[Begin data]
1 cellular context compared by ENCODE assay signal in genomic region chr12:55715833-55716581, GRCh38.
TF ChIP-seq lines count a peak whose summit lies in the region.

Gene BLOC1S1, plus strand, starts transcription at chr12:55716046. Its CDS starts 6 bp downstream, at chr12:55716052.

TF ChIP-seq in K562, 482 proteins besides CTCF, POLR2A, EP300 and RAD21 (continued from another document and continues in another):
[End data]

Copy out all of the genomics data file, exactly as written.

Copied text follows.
1 cellular context compared by ENCODE assay signal in genomic region chr12:55715833-55716581, GRCh38.
TF ChIP-seq lines count a peak whose summit lies in the region.

Gene BLOC1S1, plus strand, starts transcription at chr12:55716046. Its CDS starts 6 bp downstream, at chr12:55716052.

TF ChIP-seq in K562, 482 proteins besides CTCF, POLR2A, EP300 and RAD21 (continued from another document and continues in another):